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Modulation of sediment transport rates and hydraulic resistance by increasing mud-to-sand ratios

Modulation of sediment transport rates and hydraulic resistance by increasing mud-to-sand ratios
Modulation of sediment transport rates and hydraulic resistance by increasing mud-to-sand ratios
Biologically-mediated muds and sand-mud sediment mixtures are prevalent in lowland rivers, coastal, marine, and estuarine environments. These systems are highly sensitive to ongoing sea-level rise and environmental change. Effective management of these environments and adaptation to future changes, including mitigation to flood risk, requires accurate prediction of how flow and bed morphology changes over time, which has recently been shown to strongly depend upon substrate composition and the mud-to-sand ratios.
Mud is cohesive and helps stick granular sediment together, potentially reducing sediment transport rates and bedform growth, which impacts hydraulic resistance and thus the fluid flow. We examined the co-evolution of bedform growth (morphodynamics) and hydraulic resistance (hydrodynamics) in muddy, shallow coastal environments subject to the simultaneous action of waves and currents (combined-flow) through controlled physical experiments in the Total Environment Simulator at the University of Hull.

We conducted experiments with combined flow (regular waves plus a steady current in 0.4 m water depth) over 1.5 m wide channels constructed within the experiment basin (11 m long). The channels were each filled with a homogeneous sediment mixture of kaolin clay (D50 = 8 microns) and medium sand (D50 = 390 microns) in mud-to-sand ratios ranging between 0% (clean sand, baseline) and 16% by mass, to a substrate depth of 0.10 m. We ran the experiments to equilibrium conditions whereby steady-state bedform dimensions were approached with respect to the flow conditions. As such, longer experimental run-times were required for beds with higher mud-to-sand ratios. We quantified bedform formation and evolution, and flow velocities with a suite of acoustic sensors. With the 3D flow velocity data, we quantified turbulent fluctuations to assess the flow dynamics and estimate shear characteristics of the flow. We used these data to quantify hydraulic resistance.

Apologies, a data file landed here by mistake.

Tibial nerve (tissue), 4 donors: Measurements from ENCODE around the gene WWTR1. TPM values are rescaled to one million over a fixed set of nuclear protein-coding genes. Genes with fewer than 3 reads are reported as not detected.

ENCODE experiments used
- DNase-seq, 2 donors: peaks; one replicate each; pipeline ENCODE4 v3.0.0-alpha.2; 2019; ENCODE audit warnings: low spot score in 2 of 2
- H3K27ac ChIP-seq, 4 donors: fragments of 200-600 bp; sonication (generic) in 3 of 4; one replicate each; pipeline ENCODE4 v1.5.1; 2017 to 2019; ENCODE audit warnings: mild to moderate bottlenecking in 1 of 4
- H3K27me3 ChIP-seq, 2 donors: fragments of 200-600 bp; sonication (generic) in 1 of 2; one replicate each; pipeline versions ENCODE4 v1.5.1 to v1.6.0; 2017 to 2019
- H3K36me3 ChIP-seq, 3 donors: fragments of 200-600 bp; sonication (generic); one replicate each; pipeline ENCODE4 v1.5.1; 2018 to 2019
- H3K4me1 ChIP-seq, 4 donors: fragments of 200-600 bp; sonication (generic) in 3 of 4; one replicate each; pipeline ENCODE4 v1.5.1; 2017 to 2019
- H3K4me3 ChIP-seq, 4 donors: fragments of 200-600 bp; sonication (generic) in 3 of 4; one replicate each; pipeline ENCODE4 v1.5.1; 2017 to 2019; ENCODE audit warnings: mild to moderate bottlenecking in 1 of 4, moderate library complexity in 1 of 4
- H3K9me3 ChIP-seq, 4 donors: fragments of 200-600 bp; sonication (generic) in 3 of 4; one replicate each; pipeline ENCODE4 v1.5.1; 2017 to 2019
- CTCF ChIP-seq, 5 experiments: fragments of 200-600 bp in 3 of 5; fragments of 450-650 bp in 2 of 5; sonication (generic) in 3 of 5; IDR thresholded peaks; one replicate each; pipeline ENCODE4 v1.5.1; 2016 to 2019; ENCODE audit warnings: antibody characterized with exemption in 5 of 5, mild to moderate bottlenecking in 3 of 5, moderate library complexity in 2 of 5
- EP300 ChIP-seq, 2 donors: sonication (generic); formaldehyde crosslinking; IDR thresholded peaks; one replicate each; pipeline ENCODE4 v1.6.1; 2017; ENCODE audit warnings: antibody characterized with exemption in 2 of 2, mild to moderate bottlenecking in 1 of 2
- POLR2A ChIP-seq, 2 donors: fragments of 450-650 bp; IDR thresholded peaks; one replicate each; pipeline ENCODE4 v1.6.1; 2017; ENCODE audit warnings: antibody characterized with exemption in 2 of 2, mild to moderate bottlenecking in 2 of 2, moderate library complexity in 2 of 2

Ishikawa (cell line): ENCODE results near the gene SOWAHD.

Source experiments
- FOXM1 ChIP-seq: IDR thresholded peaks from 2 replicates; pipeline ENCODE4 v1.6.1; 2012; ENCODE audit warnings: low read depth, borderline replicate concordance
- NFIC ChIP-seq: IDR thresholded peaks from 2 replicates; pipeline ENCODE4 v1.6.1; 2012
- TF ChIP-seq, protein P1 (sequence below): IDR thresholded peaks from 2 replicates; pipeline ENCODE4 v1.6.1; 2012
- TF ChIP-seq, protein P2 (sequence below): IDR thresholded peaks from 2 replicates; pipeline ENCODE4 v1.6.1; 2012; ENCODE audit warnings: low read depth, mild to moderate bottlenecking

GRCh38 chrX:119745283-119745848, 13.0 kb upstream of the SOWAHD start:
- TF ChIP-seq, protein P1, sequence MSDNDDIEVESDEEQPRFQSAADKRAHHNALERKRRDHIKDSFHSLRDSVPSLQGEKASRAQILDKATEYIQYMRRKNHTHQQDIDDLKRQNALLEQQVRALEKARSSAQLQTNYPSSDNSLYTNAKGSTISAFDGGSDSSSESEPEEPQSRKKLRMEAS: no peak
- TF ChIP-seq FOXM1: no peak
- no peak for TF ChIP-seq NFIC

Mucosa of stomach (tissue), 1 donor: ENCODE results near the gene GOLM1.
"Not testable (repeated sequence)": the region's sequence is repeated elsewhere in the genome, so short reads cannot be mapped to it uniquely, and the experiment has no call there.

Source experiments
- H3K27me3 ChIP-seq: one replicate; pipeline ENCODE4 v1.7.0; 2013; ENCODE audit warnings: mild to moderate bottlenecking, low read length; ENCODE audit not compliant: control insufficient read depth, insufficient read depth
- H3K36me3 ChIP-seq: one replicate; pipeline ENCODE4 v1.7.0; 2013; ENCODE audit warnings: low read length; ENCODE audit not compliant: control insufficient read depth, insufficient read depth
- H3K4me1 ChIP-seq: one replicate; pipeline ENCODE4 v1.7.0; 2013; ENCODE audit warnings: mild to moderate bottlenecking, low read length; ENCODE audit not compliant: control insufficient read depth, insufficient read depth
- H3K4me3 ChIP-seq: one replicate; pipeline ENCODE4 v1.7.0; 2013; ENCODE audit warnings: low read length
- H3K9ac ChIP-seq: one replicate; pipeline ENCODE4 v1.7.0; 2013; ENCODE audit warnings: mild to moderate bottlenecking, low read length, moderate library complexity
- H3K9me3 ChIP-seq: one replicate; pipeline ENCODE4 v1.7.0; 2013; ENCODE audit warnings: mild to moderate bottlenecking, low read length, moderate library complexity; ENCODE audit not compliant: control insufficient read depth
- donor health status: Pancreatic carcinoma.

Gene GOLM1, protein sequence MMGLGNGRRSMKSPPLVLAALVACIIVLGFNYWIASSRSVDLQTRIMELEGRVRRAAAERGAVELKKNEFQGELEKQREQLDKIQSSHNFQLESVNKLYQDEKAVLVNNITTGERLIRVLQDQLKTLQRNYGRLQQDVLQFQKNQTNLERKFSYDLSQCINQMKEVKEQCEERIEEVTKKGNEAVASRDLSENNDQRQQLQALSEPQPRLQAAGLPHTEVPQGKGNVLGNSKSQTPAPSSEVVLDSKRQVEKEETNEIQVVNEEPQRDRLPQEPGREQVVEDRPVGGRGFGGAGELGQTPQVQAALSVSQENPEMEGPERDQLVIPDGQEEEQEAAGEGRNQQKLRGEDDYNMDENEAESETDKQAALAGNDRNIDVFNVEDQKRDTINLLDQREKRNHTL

Our results show that there is a mud-content threshold of approximately 8-11% (depends on hydrodynamic conditions) below which clean sand ripples form once the finer sediment is winnowed out, leading to similar ripple heights as those measured for clean sand conditions at equilibrium. This in turns results in comparable hydraulic resistance (friction) to the low mud or sand-only substrates. However, increasing clay content suppresses bedform dimensions (shorter and smaller ripples), and thus reduces hydraulic resistance. Above the mud-content threshold, ripples are inhibited and sand transport rates are insignificant, resulting in minimal form drag and subdued skin friction. Our results suggest that hydraulic resistance predictors for muddy-, shallow-coastal environments need to account for the presence of mud and its modulating effects in sediment transport and friction, which ultimately affects flow properties and associated flood risks.
Fernández, Roberto
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Kassem, Hachem
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Wu, Xuxu
b6ec6717-b6af-49e5-9383-b30cebf18778
Parsons, Daniel
0c3761b8-053f-42b1-91c1-268f9eef1ae8
Fernández, Roberto
1ab30fb4-2a06-4ee1-96bd-e4d1bb98bb61
Kassem, Hachem
658efa7a-a02c-4b29-9d07-5d57e95a4b51
Wu, Xuxu
b6ec6717-b6af-49e5-9383-b30cebf18778
Parsons, Daniel
0c3761b8-053f-42b1-91c1-268f9eef1ae8